Sunday

22nd Jan 2017

Wallonia still refuses to buy Ceta 'cat in a bag'

  • Magnette: "The debate is about which globalisation we want" (Photo: Martin Caulier)

Wallonia was, on Friday morning (21 October), still resisting pressure to back the EU-Canada trade deal.

"Difficulties remain, especially on a symbolic and extremely important politically issue: the settlement mechanism," the Belgian region's leader Paul Magnette told the Walloon parliament.

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Magnette was addressing MPs after a meeting in Namur with Canada's international trade minister Chrystia Freedland and the former EU negotiator for the Comprehensive Economic and Trade Agreement (Ceta) Mauro Petriccione.

The talks are about a declaration that will be added to the agreement, to explain some of its elements, such as agriculture policy; labour; environmental or data privacy standards; or the investor settlement mechanism.

"The mechanism is not described with precision," Magnette said. "It's like buying a cat in a bag."

The parliament was still debating by early Friday afternoon, before voting to decide whether to back Ceta.

Wallonia's backing is needed to allow Belgium's federal government to approve the deal, along with other EU member states.

The parliament's speaker Andre Antoine said the talks involved "an interpretative declaration, a joint interpretative instrument, letters, bilateral declarations".

"We have the right to know the impact of each of these texts," he said.

Magnette said that the Friday morning talks went "with great courtesy and open spirit, but not much margin on the calendar."

He admitted that he had failed to convince the EU and Canada to postpone next week's summit to formally sign the deal.

He also told deputies that the question was what Wallonia should do if he could not "obtain more than a declaration that is not binding" and if no further details were given about how the settlement mechanism will work.


The direct discussions between Wallonia, a region, with a non-EU member state about an international trade agreement - normally an exclusive power of the European Commission - is a very unusual situation.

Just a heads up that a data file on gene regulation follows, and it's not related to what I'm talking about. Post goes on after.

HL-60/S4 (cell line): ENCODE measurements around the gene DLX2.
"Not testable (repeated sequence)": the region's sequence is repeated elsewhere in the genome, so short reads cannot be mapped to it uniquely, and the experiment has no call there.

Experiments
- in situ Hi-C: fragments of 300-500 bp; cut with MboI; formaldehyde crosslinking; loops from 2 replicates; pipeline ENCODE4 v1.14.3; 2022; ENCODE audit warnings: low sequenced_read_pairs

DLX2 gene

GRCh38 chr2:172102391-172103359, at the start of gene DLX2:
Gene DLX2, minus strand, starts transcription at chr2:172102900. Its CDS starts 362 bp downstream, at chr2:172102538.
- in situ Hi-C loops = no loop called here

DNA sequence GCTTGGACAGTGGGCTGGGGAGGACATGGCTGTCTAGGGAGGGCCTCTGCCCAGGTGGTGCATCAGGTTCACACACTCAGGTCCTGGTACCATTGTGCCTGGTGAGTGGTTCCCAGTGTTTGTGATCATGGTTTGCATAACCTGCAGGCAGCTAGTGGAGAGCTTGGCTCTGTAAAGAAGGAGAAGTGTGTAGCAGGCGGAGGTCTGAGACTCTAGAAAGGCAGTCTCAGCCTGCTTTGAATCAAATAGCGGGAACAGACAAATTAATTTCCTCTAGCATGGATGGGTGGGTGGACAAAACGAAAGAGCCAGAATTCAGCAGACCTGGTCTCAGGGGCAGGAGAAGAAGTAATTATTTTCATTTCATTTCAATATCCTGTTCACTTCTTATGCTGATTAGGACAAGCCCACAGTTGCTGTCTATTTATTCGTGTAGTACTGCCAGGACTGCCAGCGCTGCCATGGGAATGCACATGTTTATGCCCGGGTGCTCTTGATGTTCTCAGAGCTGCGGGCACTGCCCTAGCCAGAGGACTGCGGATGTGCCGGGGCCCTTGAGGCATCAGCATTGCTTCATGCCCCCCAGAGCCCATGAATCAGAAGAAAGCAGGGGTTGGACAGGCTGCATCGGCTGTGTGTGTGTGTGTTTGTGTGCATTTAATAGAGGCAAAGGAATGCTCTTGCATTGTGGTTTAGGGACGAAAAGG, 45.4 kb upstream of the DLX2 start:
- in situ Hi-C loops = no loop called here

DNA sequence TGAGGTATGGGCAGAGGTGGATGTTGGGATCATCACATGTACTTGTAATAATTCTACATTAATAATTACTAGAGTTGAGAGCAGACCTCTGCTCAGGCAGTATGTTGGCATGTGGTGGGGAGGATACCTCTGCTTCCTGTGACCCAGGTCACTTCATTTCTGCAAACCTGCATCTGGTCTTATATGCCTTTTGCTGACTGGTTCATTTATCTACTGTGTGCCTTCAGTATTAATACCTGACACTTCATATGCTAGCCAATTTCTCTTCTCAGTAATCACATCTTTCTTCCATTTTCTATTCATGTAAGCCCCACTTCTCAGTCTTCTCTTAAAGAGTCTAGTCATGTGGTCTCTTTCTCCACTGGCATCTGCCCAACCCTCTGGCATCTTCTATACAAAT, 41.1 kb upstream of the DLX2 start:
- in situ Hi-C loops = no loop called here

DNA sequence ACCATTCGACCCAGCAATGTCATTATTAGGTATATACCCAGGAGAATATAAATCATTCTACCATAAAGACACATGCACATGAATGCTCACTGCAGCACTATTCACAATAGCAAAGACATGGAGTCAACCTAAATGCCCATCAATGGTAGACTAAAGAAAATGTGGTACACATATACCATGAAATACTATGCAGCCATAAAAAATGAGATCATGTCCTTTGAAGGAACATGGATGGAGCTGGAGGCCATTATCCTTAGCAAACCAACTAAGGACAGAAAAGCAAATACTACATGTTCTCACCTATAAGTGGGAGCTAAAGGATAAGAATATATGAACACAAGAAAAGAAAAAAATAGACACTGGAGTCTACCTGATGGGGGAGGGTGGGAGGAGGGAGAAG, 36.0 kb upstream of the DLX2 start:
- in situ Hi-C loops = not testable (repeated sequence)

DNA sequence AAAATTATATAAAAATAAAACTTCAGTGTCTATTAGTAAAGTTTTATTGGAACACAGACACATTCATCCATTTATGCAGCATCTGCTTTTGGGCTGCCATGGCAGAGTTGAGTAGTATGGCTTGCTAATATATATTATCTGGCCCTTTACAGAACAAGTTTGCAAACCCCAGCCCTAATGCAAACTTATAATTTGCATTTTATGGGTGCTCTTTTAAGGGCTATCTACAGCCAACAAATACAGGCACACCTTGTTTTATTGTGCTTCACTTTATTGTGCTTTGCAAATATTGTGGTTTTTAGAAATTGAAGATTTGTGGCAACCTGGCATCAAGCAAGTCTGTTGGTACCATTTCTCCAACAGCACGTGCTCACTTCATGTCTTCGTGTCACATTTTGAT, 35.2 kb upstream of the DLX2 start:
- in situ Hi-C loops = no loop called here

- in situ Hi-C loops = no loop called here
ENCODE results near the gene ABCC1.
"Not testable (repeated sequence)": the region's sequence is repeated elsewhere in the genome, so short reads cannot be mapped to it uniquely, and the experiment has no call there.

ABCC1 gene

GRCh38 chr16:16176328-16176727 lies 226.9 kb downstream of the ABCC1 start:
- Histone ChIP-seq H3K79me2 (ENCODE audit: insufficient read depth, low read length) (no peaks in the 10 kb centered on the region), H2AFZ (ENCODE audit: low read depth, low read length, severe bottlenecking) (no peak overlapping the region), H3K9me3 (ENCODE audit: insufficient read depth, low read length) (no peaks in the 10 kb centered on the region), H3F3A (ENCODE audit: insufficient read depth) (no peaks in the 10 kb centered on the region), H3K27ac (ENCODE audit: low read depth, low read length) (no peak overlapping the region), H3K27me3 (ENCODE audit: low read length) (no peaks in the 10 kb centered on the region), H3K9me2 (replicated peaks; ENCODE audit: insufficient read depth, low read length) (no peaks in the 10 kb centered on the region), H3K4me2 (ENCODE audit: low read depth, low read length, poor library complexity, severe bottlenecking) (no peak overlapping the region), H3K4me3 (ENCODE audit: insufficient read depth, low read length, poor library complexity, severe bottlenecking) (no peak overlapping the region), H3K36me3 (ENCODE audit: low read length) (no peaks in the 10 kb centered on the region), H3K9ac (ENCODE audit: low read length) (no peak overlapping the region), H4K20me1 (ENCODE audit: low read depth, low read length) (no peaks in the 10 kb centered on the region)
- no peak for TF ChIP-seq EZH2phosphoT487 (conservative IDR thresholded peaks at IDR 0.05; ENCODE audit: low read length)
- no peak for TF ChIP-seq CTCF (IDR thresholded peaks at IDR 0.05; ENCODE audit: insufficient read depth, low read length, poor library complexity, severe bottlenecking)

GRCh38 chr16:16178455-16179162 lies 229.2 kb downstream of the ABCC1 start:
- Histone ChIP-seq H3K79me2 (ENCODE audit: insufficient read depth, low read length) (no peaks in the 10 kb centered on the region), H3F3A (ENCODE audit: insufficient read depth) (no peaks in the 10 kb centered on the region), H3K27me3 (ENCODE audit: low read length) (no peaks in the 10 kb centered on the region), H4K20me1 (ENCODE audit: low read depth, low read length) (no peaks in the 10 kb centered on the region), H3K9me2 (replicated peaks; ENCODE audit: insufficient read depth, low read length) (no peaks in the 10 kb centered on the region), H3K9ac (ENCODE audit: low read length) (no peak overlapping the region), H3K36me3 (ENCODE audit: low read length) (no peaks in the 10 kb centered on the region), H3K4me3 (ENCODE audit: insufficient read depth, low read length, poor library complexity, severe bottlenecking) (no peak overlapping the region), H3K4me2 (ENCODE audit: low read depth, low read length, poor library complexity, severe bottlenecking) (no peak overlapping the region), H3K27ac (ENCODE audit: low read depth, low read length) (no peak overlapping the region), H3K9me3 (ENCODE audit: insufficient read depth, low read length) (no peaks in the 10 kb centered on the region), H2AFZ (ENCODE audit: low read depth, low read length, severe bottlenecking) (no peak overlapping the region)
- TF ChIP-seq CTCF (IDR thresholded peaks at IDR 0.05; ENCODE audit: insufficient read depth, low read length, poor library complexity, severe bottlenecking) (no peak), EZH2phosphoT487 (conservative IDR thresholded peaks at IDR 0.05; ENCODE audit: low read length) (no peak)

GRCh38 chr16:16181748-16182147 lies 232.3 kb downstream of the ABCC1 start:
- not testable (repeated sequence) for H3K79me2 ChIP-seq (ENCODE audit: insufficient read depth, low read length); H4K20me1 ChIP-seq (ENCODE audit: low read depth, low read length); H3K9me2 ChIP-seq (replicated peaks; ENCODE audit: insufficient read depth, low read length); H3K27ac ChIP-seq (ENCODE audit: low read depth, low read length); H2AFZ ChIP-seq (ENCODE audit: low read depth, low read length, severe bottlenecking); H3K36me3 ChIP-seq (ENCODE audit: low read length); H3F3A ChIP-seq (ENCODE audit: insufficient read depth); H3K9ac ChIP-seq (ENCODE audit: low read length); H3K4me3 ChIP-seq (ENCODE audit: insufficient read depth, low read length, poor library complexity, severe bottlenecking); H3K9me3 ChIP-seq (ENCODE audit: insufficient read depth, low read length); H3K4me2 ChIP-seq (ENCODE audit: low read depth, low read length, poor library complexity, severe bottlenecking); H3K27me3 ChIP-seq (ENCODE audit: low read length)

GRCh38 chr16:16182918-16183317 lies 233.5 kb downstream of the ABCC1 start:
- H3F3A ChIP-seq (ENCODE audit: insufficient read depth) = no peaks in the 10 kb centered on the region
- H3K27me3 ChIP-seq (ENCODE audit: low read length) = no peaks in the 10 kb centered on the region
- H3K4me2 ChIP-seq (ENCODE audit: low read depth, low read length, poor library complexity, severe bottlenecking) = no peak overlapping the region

A proposal put forward by the European Commission, and meeting with ambassadors, still failed to change Magnette's stance by Thursday evening.

It also takes place in parallel to a summit in Brussels where EU leaders are discussing the bloc's trade policy.

But leaders are not part of the talks, an EU official said, "they can only facilitate them by creating a space to find a solution."

A meeting of EU ambassadors will take place after Wallonia has made its decision.

Belgian prime minister Charles Michel has said he has no way to act on Wallonia, according to a diplomat, who told EUobserver that Michel gave a "hopeless signal" to his colleagues.


On Friday morning he said he'd "spent the night trying to find formulas, solutions," including talking directly to the Canadian prime minister Justin Trudeau.

But was "not reassured" by the "radicalisation of the Walloon government."

Michel, a liberal, heads a coalition government that does not include Paul Magnette's party, the French-speaking socialists, that is ruling in Wallonia.

Magnette's stance is "more theater than substance," an EU official said on Friday.

The Walloon leader replied to critics, telling deputies that what they were doing was "a model of democratic work."

"The debate is about which globalisation we want," he said.

But in the Walloon parliament debate, a fellow socialist deputy said that the region's leader had "obtained more in two weeks than the federal government in two years."

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